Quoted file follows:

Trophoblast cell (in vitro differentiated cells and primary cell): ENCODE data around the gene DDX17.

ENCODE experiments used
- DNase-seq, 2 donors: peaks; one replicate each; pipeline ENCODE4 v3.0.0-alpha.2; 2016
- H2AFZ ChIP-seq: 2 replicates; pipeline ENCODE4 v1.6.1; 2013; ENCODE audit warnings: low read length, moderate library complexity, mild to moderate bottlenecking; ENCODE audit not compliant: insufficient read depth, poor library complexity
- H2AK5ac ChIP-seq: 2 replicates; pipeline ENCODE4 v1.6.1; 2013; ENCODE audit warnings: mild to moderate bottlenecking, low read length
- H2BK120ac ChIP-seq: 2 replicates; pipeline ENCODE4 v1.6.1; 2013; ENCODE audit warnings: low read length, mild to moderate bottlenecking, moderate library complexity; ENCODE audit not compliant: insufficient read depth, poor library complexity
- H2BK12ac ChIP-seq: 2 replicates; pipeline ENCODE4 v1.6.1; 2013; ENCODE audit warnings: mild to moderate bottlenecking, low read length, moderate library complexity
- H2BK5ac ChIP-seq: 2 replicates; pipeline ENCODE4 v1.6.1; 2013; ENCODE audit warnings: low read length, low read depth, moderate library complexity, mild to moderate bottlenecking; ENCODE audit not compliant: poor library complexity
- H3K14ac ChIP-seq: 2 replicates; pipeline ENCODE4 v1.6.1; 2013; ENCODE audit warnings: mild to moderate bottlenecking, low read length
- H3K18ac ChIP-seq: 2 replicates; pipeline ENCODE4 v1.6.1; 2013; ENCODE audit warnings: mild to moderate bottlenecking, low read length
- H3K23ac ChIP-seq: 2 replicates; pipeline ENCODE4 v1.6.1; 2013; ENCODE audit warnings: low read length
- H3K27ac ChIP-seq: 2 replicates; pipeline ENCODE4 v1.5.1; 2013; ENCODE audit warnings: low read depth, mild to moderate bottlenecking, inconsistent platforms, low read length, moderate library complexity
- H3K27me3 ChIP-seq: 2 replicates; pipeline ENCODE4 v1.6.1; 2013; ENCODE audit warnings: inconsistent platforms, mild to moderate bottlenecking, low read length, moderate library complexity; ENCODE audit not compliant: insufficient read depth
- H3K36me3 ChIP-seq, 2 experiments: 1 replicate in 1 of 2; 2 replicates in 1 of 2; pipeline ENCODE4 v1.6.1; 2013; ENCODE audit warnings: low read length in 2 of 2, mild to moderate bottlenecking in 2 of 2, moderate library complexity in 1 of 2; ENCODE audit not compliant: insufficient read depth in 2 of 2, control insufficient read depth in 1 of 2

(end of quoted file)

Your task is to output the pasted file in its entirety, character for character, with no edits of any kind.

Trophoblast cell (in vitro differentiated cells and primary cell): ENCODE data around the gene DDX17.

ENCODE experiments used
- DNase-seq, 2 donors: peaks; one replicate each; pipeline ENCODE4 v3.0.0-alpha.2; 2016
- H2AFZ ChIP-seq: 2 replicates; pipeline ENCODE4 v1.6.1; 2013; ENCODE audit warnings: low read length, moderate library complexity, mild to moderate bottlenecking; ENCODE audit not compliant: insufficient read depth, poor library complexity
- H2AK5ac ChIP-seq: 2 replicates; pipeline ENCODE4 v1.6.1; 2013; ENCODE audit warnings: mild to moderate bottlenecking, low read length
- H2BK120ac ChIP-seq: 2 replicates; pipeline ENCODE4 v1.6.1; 2013; ENCODE audit warnings: low read length, mild to moderate bottlenecking, moderate library complexity; ENCODE audit not compliant: insufficient read depth, poor library complexity
- H2BK12ac ChIP-seq: 2 replicates; pipeline ENCODE4 v1.6.1; 2013; ENCODE audit warnings: mild to moderate bottlenecking, low read length, moderate library complexity
- H2BK5ac ChIP-seq: 2 replicates; pipeline ENCODE4 v1.6.1; 2013; ENCODE audit warnings: low read length, low read depth, moderate library complexity, mild to moderate bottlenecking; ENCODE audit not compliant: poor library complexity
- H3K14ac ChIP-seq: 2 replicates; pipeline ENCODE4 v1.6.1; 2013; ENCODE audit warnings: mild to moderate bottlenecking, low read length
- H3K18ac ChIP-seq: 2 replicates; pipeline ENCODE4 v1.6.1; 2013; ENCODE audit warnings: mild to moderate bottlenecking, low read length
- H3K23ac ChIP-seq: 2 replicates; pipeline ENCODE4 v1.6.1; 2013; ENCODE audit warnings: low read length
- H3K27ac ChIP-seq: 2 replicates; pipeline ENCODE4 v1.5.1; 2013; ENCODE audit warnings: low read depth, mild to moderate bottlenecking, inconsistent platforms, low read length, moderate library complexity
- H3K27me3 ChIP-seq: 2 replicates; pipeline ENCODE4 v1.6.1; 2013; ENCODE audit warnings: inconsistent platforms, mild to moderate bottlenecking, low read length, moderate library complexity; ENCODE audit not compliant: insufficient read depth
- H3K36me3 ChIP-seq, 2 experiments: 1 replicate in 1 of 2; 2 replicates in 1 of 2; pipeline ENCODE4 v1.6.1; 2013; ENCODE audit warnings: low read length in 2 of 2, mild to moderate bottlenecking in 2 of 2, moderate library complexity in 1 of 2; ENCODE audit not compliant: insufficient read depth in 2 of 2, control insufficient read depth in 1 of 2